Commentary

Don't worry, Joba -- gut can lead to glory

Chew on this, haters: Plenty of portly pitchers have eaten big league hitters for dinner

Updated: February 18, 2011, 7:32 PM ET
By Johnette Howard | ESPNNewYork.com

So Yankees reliever Joba Chamberlain was already on the bubble when it comes to making the final roster, and he now stands accused of showing up for spring training this week sporting some new flab on his abs, some extra junk in his trunk and the sort of love handles that have nothing to do with celebrating Valentine's Day on Monday.

Granted, it's not the greatest career move Chamberlain could have made. But even the Jets' Rex Ryan, New York's most notable endorser of lap band surgery, is unlikely to look at the "Before" and "After" photos of Joba's physique and say the extra 15 or so pounds the 6-foot-2 Chamberlain could now be carrying above his listed weight of 230 will be a huge problem. So save the Joba the (Pizza) Hut jokes for now.

Baseball history is larded (couldn't resist) with examples of mildly chubby to downright enormous pitchers who were far bigger and yet nonetheless more successful than Chamberlain has been.

Chamberlain often is said to bear a facial resemblance to Babe Ruth, who was famous for inhaling hot dogs in the dugout during games. Rotund Mickey Lolich went on after his great Tigers pitching career (he also started 30 games for the Mets in 1976) to run a doughnut franchise in suburban Detroit. Terry Forster often was called upon to ignore "fat tub of goo" jokes, and David "Perfect, I'm Not" Wells, well, where do we start? The cases of gout? His Wimpy Burger dates with George Steinbrenner down in Tampa, Fla.? That late-night fight he once had at a Manhattan diner (where else?), or that rubber arm of his that bounced back game after game like a perfectly cooked strand of fettuccine?

[+] EnlargeDavid Wells
AP Photo/Lou RequenaDavid Wells didn't have a perfect physique, but he did pitch a perfect game for the Yankees.

If you're Chamberlain, your defense is, "All of the above." And more.

Chamberlain could note that two of baseball's Big & Tall shoppers of recent times -- CC Sabathia and Bartolo Colon -- both are former Cy Young Award winners and both happen to be in Yankees camp this spring.

He could reminisce about how former Met Sid Fernandez used to hear cracks that his uniform number (50) matched his waist size, but who's laughing now? Fernandez still has one more World Series ring than great beanpoles such as Roy Halladay and Cliff Lee.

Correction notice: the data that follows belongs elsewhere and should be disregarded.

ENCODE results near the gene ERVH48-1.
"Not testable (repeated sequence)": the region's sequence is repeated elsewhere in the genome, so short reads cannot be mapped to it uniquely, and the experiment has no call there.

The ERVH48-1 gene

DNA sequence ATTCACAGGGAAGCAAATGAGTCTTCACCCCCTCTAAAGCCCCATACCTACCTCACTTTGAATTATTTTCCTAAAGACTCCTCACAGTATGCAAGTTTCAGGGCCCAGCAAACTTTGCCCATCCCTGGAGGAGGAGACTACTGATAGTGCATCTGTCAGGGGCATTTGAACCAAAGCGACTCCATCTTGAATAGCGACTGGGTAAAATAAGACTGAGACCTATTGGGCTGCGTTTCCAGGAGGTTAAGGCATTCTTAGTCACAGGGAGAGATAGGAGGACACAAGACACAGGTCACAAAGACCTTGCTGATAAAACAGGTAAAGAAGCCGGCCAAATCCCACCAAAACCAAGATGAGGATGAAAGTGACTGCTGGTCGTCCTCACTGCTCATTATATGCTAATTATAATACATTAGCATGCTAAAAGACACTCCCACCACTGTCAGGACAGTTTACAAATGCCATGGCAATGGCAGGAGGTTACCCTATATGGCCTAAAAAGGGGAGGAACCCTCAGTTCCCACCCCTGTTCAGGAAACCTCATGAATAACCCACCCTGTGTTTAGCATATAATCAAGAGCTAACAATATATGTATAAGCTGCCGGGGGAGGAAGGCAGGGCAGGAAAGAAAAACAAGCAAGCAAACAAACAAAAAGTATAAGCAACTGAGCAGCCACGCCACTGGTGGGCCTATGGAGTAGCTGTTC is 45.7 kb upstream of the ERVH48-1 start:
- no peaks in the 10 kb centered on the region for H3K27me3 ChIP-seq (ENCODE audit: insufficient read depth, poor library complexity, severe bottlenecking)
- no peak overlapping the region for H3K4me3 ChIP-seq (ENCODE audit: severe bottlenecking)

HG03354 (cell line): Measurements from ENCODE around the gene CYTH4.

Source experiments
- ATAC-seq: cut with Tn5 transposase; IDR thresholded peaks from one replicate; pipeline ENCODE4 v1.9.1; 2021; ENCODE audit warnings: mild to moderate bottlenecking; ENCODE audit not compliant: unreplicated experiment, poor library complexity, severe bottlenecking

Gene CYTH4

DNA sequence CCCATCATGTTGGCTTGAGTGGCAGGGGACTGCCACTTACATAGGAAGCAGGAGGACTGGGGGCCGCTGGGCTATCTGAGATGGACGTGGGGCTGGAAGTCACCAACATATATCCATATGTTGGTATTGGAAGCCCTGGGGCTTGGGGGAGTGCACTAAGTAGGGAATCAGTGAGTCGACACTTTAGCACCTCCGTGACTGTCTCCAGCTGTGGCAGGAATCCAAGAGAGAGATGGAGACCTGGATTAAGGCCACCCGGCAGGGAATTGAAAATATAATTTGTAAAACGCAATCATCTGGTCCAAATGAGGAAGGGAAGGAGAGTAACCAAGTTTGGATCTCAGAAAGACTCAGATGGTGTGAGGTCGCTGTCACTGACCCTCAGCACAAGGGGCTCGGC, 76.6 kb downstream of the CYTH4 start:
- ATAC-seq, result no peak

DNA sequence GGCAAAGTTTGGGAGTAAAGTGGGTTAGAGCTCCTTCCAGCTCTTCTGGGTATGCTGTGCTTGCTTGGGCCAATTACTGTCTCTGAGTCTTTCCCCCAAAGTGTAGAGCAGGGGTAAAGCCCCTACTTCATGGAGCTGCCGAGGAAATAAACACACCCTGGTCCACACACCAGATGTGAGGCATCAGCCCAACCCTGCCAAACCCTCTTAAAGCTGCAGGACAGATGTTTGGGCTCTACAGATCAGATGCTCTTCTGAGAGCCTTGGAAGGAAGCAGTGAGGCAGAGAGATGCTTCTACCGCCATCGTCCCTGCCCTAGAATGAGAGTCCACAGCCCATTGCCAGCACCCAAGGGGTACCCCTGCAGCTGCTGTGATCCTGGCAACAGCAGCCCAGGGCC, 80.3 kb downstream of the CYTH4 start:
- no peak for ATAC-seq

He could cite how Deadspin.com made fun of Red Sox pitcher Josh Beckett by running this photo in 2008 when he showed up for spring training -- then emphasize how the headline of the accompanying story highlighted the bright side: "Josh Beckett Doesn't Appear To Have Been Taking Steroids In The Offseason."

If Chamberlain still is at a loss to defend how he let himself go over the winter, he always could invoke former Philadelphia outfielder and current ESPN analyst John Kruk's famous defense: "I ain't no athlete; I'm a professional baseball player."

He could mention Phillies manager Jim Fregosi's Samson theory about Kruk. According to former Phils reliever Mitch Williams, Fregosi once grew so incensed with a hitting slump Kruk was having one year after Kruk got in better shape, Fregosi finally snapped, "You're getting fat again or you're not playing."

[+] EnlargeJohn Kruk
Ron Vesely/MLB Photos/Getty ImagesJohn Kruk wasn't a pitcher, but he was a pretty good amateur philosopher. "I ain't no athlete," Kruk once said. "I'm a professional baseball player."

If Chamberlain really wanted to tug on the heartstrings, he could remove his cap, solemnly place it over his heart, and ominously retell a similar story of former Red Sox setup man and cult hero Rich Garces, an overnight sensation in '99 just like Chamberlain was once upon a time.

Garces -- whose Spanish nickname, "El Guapo," means "The Handsome One" in English -- mysteriously lost velocity on his fastball after the Red Sox asked him to lose weight one offseason not long after he performed well for them in the American League Division Series.

Before long, Garces spiraled back down to the minor leagues. The Nashua Pride eventually held a "bobblebelly" night for him.

The point is, even if the Yankees do secretly call Chamberlain into the principal's office to ask him what he was thinking this winter as his weight climbed toward 245, he needn't say it was, "Hey, CC, you gonna finish that Cap'n Crunch?" or even that he figured the vertical pinstripes on the Yankees pants would be slimming.

There's no reason for him to confess, say, that he felt there was no need to walk around snacking on pathetic little baggies stuffed with pathetic little carrot sticks like some personal trainer might have advised him to eat when he figured he could show up and work hard at spring training.

Of course, if that was Chamberlain's thinking, it carried a risk.

Chamberlain could indeed melt away those extra 10 or 15 pounds in the Florida heat -- or after the blistering dressing down he might yet get from Yankees GM Brian Cashman if Chamberlain pitches so poorly Cashman has to send him to Triple-A.

Chamberlain should know everything is different, and worse, down there.

Not just the meal money.

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